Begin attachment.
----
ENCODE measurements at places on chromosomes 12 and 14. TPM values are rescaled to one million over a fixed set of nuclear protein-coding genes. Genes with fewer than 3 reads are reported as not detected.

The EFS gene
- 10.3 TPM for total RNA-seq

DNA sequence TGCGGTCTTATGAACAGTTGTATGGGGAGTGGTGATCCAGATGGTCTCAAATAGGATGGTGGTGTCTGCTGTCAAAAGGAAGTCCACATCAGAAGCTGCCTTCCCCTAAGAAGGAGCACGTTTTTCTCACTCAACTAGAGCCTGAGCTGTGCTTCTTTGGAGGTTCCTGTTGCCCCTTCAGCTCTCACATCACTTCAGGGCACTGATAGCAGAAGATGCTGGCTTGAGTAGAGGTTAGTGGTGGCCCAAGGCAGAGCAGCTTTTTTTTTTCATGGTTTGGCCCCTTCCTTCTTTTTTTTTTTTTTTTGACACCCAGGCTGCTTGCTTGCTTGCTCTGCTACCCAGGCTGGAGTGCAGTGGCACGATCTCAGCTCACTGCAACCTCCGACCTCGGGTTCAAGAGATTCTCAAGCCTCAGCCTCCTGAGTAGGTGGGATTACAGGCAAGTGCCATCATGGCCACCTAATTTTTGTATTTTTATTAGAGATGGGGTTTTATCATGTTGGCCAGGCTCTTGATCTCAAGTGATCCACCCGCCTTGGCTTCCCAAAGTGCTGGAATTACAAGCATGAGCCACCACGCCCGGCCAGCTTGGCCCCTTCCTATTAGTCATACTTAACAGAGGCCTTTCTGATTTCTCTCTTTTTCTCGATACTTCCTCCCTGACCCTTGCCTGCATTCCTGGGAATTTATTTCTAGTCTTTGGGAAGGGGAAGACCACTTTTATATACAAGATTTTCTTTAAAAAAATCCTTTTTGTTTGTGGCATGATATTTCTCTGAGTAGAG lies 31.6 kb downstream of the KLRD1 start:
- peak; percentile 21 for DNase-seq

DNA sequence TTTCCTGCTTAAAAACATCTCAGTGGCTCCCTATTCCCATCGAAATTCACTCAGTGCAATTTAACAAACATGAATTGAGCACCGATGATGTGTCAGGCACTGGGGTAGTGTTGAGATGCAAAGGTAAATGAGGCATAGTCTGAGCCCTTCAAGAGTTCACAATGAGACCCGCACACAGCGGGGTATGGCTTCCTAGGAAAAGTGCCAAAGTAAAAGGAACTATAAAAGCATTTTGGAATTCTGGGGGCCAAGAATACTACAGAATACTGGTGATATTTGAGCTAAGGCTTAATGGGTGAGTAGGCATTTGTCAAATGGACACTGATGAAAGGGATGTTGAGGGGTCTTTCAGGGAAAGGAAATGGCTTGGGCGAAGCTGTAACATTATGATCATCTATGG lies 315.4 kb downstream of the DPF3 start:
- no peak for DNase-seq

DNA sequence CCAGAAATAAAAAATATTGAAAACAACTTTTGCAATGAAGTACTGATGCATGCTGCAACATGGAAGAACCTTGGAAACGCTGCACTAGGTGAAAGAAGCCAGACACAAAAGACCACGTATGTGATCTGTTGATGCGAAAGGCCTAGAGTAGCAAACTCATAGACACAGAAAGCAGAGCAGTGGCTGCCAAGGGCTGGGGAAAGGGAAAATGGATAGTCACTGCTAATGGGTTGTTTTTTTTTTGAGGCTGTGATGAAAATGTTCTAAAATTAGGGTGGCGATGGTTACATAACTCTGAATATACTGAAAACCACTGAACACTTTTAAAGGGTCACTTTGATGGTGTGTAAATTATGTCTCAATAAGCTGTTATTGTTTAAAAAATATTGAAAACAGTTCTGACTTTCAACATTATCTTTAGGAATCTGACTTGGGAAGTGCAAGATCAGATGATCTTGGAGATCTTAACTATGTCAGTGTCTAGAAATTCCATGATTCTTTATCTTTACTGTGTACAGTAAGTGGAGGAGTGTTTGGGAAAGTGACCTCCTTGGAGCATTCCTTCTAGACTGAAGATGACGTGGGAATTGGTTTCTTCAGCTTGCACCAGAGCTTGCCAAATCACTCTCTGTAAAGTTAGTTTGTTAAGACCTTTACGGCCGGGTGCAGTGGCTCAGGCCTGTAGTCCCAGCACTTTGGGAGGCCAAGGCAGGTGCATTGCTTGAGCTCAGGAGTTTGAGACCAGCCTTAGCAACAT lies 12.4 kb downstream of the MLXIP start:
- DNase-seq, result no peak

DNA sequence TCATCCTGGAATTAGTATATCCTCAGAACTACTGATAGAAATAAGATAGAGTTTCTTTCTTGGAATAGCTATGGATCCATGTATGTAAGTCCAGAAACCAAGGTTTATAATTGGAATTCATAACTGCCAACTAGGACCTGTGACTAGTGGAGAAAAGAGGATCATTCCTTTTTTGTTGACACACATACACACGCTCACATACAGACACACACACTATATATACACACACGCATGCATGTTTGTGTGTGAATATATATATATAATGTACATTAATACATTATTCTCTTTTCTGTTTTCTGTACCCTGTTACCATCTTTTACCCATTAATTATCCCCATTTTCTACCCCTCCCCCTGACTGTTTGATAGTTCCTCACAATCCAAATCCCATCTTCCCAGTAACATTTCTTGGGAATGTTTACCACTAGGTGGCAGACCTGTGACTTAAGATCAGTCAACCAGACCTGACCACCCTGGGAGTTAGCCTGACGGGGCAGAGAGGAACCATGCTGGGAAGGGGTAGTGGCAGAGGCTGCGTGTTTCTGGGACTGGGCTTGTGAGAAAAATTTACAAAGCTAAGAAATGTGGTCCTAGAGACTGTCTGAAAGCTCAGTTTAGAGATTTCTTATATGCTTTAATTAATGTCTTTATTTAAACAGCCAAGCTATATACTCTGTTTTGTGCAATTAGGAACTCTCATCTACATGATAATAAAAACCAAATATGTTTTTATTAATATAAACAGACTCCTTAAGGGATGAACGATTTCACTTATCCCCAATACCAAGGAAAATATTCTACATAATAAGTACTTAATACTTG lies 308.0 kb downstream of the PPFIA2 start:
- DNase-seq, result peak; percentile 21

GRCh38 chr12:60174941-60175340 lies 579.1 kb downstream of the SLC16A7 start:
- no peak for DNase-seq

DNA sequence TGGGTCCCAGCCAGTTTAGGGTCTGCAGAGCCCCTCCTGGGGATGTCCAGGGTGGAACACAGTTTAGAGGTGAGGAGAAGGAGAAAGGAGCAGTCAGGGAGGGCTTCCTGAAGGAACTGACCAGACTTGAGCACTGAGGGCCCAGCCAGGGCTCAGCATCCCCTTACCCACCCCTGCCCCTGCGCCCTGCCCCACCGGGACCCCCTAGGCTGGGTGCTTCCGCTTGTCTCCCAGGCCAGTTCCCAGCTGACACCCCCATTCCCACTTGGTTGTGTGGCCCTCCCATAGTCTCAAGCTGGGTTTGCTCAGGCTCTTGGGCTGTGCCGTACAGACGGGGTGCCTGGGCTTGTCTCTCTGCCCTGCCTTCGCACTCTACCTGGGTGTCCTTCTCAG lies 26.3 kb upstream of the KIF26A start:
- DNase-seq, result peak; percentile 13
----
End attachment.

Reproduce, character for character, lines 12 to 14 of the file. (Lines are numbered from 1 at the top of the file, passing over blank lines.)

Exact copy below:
GRCh38 chr12:60174941-60175340 lies 579.1 kb downstream of the SLC16A7 start:
- no peak for DNase-seq

DNA sequence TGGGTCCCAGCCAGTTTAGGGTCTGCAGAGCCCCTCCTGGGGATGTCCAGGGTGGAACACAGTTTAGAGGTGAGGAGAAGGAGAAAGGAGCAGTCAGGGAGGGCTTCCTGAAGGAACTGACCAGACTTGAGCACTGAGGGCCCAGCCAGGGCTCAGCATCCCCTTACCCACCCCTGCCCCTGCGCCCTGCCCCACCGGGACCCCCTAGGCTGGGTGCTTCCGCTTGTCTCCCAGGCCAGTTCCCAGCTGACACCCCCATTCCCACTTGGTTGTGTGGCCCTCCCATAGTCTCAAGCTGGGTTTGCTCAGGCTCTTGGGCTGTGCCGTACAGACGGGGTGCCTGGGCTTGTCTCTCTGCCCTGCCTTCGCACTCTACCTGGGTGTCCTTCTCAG lies 26.3 kb upstream of the KIF26A start: